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Tim Tully is a professor of genetics at Cold Spring Harbor Labs on Long Island, New York. A native of Washington, IL, Tully attended the University of Illinois, where he obtained a B.Sc. in both Biology and Psychology and a Ph.D. in Genetics.

Tully investigates the genetic basis of memory. His research seeks to identify the genes involved in neural development as well as neural function. The goal of his work is to develop effective treatments for memory loss, both behavioral and pharmacological. His experiments on "photographic memory" in fruit flies was the first demonstration of genetically enhanced memory in history.

He lives in New York with his wife Nance and their two sons, Benjamin and Schuyler. Tully also he has five siblings and 26 first-cousins, from whom, he notes, he gained an intuitive understanding of Mendelian inheritance.

     

For links to this scientist's home page and other related infomation please see our resources page

Tully responds :

10.24.01 Dave asks:
What can I currently do to improve my short/long term memory?

Tully's response:
No "real" therapy (drug or behavioral) yet exists. Emerging literature, primarily from cognitive psychologists however, suggests that "brain exercise" may work to maintain optimal functioning of working (one type of short-term) memory.

More generally, recent research suggests one MOST IMPORTANT thing you can do to maintain cognitive vitality as you age - exercise (!) Physical exercise works to promote cognitive health in two ways. First, cardiovascular fitness (low cholesterol and less artherosclerosis) minimizes the chances of "mini-strokes." Modern brain imaging studies have revealed a high incidence of these clinically undiagnosed events. Presumably, they cause small but cumulative damage to the brain, which eventually results in memory loss. Second, physical exercise actually produces increases in a brain chemical called, BDNF. BDNF promotes neuronal survival and may protect against the damaging effects (cell death) of stress. Combined, these positive effects of physical exercise are 40 times more important for cognitive health than any other known factor.

10.23.01 Meg asks:
A simple one, really...I thought your experimental design was interesting! Just wondered if you varied the odors that the flies were exposed to so that you made sure the response wasn't related to the particular odors you chose. Thanks!

Tully's response:
Indeed we do. In a typical experiment, we actually train two separate groups of flies. For the first group, odor A is paired with footshock and odor B is not. We reverse this relation for the second group; odor B is paired with shock and odor A is not. The results from these two group then are averaged to produce ONE "learning index." Arithematic and control experiments have shown that this method eliminates any small bias that the flies may show to one odor versus another - and the only way to obtain a learning index greater than zero is if the flies learn to avoid the shock-paired odor.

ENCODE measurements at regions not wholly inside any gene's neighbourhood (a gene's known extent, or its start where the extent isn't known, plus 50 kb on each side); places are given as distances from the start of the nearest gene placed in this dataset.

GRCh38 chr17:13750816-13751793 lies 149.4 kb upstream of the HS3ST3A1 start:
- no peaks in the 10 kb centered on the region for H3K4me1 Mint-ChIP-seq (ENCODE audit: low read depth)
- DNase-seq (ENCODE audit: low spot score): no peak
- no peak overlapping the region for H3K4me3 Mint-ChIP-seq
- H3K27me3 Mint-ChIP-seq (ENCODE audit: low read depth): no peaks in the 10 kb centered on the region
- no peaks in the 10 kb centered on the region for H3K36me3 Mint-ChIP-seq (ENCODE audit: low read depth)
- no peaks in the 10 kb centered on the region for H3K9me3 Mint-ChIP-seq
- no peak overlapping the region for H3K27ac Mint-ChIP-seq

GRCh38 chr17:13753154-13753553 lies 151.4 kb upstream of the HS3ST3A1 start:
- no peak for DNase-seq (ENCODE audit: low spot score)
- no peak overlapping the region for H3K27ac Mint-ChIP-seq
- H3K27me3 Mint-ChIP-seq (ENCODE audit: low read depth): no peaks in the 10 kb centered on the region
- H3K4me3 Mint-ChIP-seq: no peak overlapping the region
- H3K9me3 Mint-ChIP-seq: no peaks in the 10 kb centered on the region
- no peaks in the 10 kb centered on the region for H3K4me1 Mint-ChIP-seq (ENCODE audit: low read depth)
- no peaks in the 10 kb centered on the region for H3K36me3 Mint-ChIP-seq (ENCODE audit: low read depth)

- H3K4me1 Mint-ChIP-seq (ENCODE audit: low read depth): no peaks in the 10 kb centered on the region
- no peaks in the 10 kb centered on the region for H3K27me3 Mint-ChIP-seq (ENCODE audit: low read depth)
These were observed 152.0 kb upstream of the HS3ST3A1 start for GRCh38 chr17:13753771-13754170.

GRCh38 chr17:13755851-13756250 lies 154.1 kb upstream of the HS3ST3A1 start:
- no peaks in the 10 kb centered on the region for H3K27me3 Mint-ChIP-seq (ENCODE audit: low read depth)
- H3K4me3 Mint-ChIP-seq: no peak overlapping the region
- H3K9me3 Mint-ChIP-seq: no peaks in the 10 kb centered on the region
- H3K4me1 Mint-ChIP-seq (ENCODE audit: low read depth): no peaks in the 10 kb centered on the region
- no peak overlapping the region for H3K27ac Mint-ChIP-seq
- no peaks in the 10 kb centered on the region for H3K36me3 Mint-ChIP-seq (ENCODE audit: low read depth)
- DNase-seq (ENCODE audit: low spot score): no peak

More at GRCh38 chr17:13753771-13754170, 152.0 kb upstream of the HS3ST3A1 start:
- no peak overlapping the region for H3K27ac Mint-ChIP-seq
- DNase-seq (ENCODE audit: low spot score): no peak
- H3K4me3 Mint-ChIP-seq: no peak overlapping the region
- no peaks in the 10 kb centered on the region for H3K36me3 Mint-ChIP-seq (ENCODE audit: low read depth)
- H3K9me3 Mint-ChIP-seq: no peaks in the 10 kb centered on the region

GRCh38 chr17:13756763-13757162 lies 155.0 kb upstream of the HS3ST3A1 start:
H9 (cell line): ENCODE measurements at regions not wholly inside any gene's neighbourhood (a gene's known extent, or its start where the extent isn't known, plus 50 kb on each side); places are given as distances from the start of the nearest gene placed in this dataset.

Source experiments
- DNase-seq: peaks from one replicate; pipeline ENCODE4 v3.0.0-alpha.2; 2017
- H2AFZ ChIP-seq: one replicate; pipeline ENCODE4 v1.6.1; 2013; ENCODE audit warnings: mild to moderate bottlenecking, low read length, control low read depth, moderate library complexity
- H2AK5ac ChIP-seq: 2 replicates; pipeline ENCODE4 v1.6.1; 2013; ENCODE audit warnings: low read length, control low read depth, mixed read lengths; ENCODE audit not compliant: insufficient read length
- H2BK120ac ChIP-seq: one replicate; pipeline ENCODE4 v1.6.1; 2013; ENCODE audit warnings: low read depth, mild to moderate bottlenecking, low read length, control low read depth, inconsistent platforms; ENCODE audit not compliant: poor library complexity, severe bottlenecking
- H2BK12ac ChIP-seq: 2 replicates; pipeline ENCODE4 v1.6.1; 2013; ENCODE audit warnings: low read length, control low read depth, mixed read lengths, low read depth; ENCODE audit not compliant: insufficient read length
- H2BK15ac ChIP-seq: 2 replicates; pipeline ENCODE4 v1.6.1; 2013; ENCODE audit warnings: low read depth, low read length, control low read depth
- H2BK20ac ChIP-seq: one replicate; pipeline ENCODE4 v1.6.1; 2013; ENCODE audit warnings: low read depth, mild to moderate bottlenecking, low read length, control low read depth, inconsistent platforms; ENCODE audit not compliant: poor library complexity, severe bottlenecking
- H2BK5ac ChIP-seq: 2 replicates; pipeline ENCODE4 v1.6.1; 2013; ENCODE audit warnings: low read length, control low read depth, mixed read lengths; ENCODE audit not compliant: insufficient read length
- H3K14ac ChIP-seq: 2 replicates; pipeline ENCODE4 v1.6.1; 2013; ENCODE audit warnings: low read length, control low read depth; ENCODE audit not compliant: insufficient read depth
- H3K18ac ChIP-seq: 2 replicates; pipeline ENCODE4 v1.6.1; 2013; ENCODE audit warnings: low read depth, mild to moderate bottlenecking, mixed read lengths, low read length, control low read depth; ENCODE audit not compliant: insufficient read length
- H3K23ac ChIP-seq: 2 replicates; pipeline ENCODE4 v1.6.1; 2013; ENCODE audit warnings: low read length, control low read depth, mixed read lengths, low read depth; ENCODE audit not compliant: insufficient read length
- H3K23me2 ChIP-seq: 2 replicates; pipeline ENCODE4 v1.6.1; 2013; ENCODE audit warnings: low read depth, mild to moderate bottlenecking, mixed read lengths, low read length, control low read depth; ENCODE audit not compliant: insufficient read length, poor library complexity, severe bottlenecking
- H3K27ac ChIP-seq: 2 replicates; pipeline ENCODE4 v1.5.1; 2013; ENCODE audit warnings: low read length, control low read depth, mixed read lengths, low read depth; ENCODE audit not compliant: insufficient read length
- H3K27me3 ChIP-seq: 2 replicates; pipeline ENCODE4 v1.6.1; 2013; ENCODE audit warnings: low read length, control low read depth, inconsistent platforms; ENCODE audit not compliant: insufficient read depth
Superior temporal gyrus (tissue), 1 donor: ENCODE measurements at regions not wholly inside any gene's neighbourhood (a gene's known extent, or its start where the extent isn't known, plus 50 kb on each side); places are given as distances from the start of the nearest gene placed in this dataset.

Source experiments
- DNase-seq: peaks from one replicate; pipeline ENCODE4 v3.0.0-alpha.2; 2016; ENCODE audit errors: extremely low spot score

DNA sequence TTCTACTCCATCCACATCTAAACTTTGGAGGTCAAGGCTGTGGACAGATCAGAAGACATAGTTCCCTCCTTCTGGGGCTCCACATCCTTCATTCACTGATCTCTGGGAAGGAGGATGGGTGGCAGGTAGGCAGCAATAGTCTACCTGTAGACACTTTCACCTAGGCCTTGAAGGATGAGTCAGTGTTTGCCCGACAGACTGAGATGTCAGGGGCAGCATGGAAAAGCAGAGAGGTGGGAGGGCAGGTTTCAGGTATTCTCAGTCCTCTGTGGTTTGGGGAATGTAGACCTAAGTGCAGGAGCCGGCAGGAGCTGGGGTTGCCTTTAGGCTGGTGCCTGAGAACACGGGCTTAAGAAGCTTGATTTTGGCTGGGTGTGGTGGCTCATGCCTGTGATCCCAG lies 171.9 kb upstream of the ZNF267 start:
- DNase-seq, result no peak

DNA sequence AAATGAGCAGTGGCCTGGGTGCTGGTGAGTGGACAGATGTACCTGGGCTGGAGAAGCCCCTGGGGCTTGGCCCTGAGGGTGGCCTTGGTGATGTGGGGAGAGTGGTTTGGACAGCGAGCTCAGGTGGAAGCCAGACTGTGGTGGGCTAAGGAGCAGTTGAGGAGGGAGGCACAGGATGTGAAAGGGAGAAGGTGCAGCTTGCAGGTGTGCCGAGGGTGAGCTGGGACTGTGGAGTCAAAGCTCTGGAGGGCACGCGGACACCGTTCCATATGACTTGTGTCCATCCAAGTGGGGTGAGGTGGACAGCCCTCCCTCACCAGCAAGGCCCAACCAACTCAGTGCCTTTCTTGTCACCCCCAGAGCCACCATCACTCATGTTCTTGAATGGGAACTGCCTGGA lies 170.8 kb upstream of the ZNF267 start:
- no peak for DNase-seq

10.25.01 Gretchen A. asks:
We watched your discussion with Alan Alda with great interest, as our son, diagnosed with Asperger's disorder, tests in the 2d percentile for short term memory, and in the 98th percentile for long term memory. Might your research into the CREB gene eventually serve to even out this imbalance? There are also issues with being unable to read social cues, which may also be due to his short term memory deficits. We are interested in whether your studies might be applicable to the early years as well as the later.

Tully's response:
Unfortunately, we simply don't know whether our emergent drugs that enhance the CREB pathway will help those diagnosed with Asperger's disorder (and others). Further research may establish one possibility, however, based on the following speculation: Perhaps the primary function for the brain is to be plastic - to perceive and process new experiences and then to change its function in response to this "knowledge." Brain plasticity is an ongoing process, likely to persist in all regions of the brain. Relatively mild genetic predispositions, exerting their effects early in development, then might yield apparently large defects in brain function - which nevertheless might be altered toward normal function by intense brain exercises focused on the particular cognitive dysfunction(s). In this manner, it might be possible to reshape some "heritable" cognitive disabilities. To this end, Scientific Learning Corp. is developing training protocols for several aspects of cognitive dysfunction.

11/01/01 Rosanne K. asks:
Dr. Tully,
What an interesting segment. I am very much interested in your work because my husband has a brain injury which greatly affects his short term memory. Could this gene help him someday with his memory? I'm just curious and would love to follow your accomplishments- how can a layman follow your work? Thank you for your time and the work you are doing.

Tully's response: